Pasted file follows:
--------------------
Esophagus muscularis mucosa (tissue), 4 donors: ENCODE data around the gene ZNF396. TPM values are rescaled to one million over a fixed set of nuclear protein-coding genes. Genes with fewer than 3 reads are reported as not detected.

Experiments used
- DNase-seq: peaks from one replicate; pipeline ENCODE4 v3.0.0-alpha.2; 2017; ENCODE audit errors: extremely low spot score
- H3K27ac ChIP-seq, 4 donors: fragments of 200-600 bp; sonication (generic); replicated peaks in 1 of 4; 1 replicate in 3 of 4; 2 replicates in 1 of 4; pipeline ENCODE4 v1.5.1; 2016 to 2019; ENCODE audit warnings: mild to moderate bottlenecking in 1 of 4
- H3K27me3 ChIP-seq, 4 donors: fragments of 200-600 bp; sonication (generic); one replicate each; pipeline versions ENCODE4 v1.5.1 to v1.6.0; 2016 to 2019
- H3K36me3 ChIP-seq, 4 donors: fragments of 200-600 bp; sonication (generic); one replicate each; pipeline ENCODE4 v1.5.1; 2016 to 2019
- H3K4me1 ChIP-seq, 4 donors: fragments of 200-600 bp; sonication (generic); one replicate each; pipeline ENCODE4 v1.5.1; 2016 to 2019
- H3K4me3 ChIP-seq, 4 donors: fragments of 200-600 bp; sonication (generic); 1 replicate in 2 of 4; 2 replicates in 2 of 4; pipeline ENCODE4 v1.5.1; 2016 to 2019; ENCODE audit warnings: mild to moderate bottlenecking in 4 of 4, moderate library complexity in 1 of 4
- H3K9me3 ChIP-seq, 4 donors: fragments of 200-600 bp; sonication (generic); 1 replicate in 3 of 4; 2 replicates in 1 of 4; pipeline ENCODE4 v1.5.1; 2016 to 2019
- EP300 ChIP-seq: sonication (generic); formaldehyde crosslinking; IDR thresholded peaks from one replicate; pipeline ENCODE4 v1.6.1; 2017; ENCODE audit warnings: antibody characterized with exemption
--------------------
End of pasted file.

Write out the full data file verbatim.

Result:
Esophagus muscularis mucosa (tissue), 4 donors: ENCODE data around the gene ZNF396. TPM values are rescaled to one million over a fixed set of nuclear protein-coding genes. Genes with fewer than 3 reads are reported as not detected.

Experiments used
- DNase-seq: peaks from one replicate; pipeline ENCODE4 v3.0.0-alpha.2; 2017; ENCODE audit errors: extremely low spot score
- H3K27ac ChIP-seq, 4 donors: fragments of 200-600 bp; sonication (generic); replicated peaks in 1 of 4; 1 replicate in 3 of 4; 2 replicates in 1 of 4; pipeline ENCODE4 v1.5.1; 2016 to 2019; ENCODE audit warnings: mild to moderate bottlenecking in 1 of 4
- H3K27me3 ChIP-seq, 4 donors: fragments of 200-600 bp; sonication (generic); one replicate each; pipeline versions ENCODE4 v1.5.1 to v1.6.0; 2016 to 2019
- H3K36me3 ChIP-seq, 4 donors: fragments of 200-600 bp; sonication (generic); one replicate each; pipeline ENCODE4 v1.5.1; 2016 to 2019
- H3K4me1 ChIP-seq, 4 donors: fragments of 200-600 bp; sonication (generic); one replicate each; pipeline ENCODE4 v1.5.1; 2016 to 2019
- H3K4me3 ChIP-seq, 4 donors: fragments of 200-600 bp; sonication (generic); 1 replicate in 2 of 4; 2 replicates in 2 of 4; pipeline ENCODE4 v1.5.1; 2016 to 2019; ENCODE audit warnings: mild to moderate bottlenecking in 4 of 4, moderate library complexity in 1 of 4
- H3K9me3 ChIP-seq, 4 donors: fragments of 200-600 bp; sonication (generic); 1 replicate in 3 of 4; 2 replicates in 1 of 4; pipeline ENCODE4 v1.5.1; 2016 to 2019
- EP300 ChIP-seq: sonication (generic); formaldehyde crosslinking; IDR thresholded peaks from one replicate; pipeline ENCODE4 v1.6.1; 2017; ENCODE audit warnings: antibody characterized with exemption